Once the world’s longest driverless transit rail network (until 2016 when it was surpassed by the Vancouver SkyTrain) the Dubai Metro transports over 160 million passengers each year.
To keep trains running, and passengers happy, the city’s Roads and Transport Authority (RTA) has signed an MOU with the Middle Eastern branch of award-winning automation conglomerate Siemens.
The agreement will enhance the RTA’s existing 3D printed spare parts initiative, contributing to the endeavor to become “the world’s smartest city” by the year 2020.
When talking about exciting new advancements that are coming to the supply chain, the discussion will always usually end up focused around 3D printing. Rightly so, as the 3D printer has opened up new opportunities never before possible in the supply chain. Rather than having to wait for a specialized part, companies can now print the part they need right on site. This can be a huge time and cost saver for companies involved in projects, but when looking at the overall supply chain worldwide, 3D printing is a pretty niche example. Even with 3D printers popping up everywhere, changing the way companies rely on the supply chain, there will always be limitations.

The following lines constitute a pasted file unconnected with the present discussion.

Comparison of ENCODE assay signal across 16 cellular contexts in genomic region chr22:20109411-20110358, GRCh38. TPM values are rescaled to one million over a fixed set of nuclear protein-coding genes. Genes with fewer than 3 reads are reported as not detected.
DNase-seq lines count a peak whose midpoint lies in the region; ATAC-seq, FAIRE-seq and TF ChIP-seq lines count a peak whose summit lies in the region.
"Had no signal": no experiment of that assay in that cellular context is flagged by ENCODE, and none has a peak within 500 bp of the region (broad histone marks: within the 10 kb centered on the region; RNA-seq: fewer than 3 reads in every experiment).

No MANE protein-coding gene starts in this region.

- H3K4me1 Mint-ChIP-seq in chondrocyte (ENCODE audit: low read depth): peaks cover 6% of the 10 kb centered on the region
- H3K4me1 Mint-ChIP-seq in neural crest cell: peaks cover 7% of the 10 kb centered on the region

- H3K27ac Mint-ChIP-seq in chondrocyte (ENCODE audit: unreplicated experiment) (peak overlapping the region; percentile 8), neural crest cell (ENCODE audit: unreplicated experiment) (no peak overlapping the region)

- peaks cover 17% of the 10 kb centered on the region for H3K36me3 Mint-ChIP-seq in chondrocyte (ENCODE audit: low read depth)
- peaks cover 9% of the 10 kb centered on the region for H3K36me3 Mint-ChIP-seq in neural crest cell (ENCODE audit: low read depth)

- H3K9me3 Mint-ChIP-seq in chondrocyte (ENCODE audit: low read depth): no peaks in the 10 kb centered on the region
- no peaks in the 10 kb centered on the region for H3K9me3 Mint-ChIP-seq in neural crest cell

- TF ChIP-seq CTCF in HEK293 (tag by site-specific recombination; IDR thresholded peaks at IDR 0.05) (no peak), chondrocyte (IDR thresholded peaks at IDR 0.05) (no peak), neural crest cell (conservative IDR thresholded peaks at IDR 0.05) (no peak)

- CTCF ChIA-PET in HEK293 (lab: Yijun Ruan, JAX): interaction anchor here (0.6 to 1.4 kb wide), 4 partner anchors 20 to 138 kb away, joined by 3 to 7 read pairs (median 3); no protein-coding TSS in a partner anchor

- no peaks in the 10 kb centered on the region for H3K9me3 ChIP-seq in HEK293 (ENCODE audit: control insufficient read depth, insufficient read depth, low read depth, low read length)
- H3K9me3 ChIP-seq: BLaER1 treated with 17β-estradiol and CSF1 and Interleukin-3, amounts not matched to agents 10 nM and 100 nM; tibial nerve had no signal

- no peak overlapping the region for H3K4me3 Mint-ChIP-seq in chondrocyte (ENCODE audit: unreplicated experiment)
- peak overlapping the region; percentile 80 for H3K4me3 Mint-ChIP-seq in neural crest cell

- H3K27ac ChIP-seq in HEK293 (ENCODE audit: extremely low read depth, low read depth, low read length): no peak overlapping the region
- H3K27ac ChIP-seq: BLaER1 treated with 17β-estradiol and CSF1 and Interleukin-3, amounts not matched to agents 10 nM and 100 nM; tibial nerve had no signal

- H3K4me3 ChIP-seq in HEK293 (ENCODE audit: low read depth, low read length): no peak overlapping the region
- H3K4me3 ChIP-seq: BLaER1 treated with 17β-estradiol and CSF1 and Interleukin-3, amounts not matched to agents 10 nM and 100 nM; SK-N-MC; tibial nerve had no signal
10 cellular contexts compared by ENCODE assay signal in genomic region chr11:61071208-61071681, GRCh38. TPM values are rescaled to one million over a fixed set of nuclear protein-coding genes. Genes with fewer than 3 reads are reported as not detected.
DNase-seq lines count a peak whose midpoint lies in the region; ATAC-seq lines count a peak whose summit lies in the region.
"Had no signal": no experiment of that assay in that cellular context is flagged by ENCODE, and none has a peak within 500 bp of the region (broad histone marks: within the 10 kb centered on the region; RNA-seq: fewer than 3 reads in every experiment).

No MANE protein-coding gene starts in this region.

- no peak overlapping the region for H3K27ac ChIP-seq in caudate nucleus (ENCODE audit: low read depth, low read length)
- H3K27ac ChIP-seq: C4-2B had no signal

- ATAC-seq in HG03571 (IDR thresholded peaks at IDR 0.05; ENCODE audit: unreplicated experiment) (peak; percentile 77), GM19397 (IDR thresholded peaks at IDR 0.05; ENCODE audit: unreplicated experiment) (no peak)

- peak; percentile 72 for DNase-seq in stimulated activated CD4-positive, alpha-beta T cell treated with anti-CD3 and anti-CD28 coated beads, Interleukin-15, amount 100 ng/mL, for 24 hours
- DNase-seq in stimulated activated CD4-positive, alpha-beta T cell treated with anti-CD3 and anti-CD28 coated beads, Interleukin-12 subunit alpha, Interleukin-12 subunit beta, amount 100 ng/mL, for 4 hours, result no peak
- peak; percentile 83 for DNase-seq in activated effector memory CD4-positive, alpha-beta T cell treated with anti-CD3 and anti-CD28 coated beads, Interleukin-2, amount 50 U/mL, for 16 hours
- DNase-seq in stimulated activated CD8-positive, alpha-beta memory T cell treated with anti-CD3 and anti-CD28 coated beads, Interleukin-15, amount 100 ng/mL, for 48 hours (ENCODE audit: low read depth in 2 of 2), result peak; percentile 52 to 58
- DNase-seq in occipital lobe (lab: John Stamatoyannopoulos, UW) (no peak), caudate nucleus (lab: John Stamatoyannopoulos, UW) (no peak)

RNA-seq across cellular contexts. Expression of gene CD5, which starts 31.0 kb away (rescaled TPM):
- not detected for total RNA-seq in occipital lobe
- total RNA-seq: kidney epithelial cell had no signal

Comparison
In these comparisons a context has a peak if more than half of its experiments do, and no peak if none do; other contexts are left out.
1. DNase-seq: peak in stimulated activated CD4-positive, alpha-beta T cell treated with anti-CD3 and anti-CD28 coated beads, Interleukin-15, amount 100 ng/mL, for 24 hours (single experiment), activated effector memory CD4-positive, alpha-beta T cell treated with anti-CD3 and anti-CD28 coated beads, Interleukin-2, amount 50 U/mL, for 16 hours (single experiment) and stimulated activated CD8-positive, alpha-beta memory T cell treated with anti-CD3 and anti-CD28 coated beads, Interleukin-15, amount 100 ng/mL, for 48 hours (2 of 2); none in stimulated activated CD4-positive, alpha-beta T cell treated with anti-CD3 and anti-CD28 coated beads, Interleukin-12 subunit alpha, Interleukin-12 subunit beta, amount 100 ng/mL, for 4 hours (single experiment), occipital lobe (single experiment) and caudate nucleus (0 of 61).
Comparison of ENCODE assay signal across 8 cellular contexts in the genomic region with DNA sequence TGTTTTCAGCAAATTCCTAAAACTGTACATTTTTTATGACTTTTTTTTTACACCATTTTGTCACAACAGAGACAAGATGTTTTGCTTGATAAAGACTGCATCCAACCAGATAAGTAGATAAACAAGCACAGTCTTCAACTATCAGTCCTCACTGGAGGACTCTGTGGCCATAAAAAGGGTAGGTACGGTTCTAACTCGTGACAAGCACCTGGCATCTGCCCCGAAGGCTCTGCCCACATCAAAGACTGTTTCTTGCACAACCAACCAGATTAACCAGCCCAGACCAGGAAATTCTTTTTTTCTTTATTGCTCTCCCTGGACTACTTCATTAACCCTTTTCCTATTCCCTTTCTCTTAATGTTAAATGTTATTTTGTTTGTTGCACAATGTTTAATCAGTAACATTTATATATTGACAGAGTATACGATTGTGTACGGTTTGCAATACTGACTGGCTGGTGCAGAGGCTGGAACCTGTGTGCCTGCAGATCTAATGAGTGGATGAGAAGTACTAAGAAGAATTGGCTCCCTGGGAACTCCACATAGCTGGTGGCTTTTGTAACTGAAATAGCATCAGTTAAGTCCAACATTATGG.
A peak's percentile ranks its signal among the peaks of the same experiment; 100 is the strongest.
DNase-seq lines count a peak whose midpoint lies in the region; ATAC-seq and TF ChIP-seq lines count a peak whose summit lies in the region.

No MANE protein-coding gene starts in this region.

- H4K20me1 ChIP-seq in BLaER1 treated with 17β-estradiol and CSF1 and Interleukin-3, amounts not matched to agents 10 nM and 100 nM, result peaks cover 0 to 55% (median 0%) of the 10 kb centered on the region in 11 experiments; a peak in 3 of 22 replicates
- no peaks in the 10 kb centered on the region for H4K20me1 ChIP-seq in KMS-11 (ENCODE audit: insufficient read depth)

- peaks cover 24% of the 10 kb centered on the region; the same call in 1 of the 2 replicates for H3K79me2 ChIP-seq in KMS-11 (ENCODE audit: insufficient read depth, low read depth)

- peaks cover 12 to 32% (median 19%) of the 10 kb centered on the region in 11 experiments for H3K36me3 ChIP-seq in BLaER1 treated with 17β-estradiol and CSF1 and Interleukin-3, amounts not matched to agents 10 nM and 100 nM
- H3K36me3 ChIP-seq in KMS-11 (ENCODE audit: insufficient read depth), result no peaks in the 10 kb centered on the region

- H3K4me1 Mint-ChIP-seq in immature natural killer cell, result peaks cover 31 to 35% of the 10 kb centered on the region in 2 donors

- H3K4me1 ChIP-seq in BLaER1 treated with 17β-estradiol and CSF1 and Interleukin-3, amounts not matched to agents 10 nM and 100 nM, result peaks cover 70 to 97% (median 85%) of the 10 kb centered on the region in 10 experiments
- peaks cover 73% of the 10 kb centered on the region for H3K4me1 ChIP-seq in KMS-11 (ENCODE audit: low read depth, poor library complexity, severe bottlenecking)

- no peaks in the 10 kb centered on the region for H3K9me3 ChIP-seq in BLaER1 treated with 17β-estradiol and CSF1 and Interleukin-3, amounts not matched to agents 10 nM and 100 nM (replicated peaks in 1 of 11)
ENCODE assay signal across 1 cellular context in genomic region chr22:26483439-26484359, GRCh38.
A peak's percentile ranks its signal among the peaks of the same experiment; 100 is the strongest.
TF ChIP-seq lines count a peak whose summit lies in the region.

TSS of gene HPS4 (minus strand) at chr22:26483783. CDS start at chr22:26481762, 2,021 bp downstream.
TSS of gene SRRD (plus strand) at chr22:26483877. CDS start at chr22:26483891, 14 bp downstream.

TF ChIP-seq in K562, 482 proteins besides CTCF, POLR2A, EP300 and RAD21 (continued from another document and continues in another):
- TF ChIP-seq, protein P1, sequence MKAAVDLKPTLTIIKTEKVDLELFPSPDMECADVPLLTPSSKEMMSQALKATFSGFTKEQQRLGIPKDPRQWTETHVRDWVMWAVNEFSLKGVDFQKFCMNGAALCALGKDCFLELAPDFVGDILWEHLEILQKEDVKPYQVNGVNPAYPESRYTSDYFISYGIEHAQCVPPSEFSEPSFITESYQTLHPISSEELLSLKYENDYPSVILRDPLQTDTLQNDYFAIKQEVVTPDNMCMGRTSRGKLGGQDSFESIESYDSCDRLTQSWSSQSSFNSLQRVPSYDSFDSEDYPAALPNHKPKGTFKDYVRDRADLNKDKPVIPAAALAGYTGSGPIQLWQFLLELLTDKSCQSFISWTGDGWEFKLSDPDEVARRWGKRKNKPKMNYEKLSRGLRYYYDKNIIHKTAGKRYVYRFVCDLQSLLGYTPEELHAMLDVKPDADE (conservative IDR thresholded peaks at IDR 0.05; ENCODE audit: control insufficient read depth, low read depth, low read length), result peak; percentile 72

Sure, 3D printers might be able to print space habitats on Mars, but they can’t print everything and there will always be a need to transport an item(s) from one destination to another. 3D printing is revolutionary, but there is another absolute game changer about to deploy in the supply side that is an evolution; self-driving trucks. When looking at the amount of freight moved just in America alone, there was 9.2 billion tons (primary shipment only) moved by truck representing 67% of the total tonnage moved in 2011.